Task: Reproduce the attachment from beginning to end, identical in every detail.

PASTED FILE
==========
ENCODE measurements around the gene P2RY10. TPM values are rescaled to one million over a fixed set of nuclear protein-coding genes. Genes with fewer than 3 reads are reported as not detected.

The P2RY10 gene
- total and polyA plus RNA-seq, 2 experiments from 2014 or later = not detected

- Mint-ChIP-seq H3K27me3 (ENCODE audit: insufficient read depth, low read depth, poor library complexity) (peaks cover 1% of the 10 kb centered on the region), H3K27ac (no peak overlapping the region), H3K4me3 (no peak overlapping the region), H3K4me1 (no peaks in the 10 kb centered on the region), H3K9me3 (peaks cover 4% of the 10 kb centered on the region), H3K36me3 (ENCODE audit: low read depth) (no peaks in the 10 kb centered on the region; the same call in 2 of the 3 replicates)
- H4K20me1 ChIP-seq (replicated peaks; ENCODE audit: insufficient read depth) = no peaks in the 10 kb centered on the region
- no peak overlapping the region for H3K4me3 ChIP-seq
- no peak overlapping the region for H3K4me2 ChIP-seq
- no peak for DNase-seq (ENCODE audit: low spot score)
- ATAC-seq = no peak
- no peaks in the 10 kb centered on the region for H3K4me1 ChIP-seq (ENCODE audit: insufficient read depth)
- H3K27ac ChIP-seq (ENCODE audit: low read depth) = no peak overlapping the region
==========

ENCODE measurements around the gene P2RY10. TPM values are rescaled to one million over a fixed set of nuclear protein-coding genes. Genes with fewer than 3 reads are reported as not detected.

The P2RY10 gene
- total and polyA plus RNA-seq, 2 experiments from 2014 or later = not detected

- Mint-ChIP-seq H3K27me3 (ENCODE audit: insufficient read depth, low read depth, poor library complexity) (peaks cover 1% of the 10 kb centered on the region), H3K27ac (no peak overlapping the region), H3K4me3 (no peak overlapping the region), H3K4me1 (no peaks in the 10 kb centered on the region), H3K9me3 (peaks cover 4% of the 10 kb centered on the region), H3K36me3 (ENCODE audit: low read depth) (no peaks in the 10 kb centered on the region; the same call in 2 of the 3 replicates)
- H4K20me1 ChIP-seq (replicated peaks; ENCODE audit: insufficient read depth) = no peaks in the 10 kb centered on the region
- no peak overlapping the region for H3K4me3 ChIP-seq
- no peak overlapping the region for H3K4me2 ChIP-seq
- no peak for DNase-seq (ENCODE audit: low spot score)
- ATAC-seq = no peak
- no peaks in the 10 kb centered on the region for H3K4me1 ChIP-seq (ENCODE audit: insufficient read depth)
- H3K27ac ChIP-seq (ENCODE audit: low read depth) = no peak overlapping the region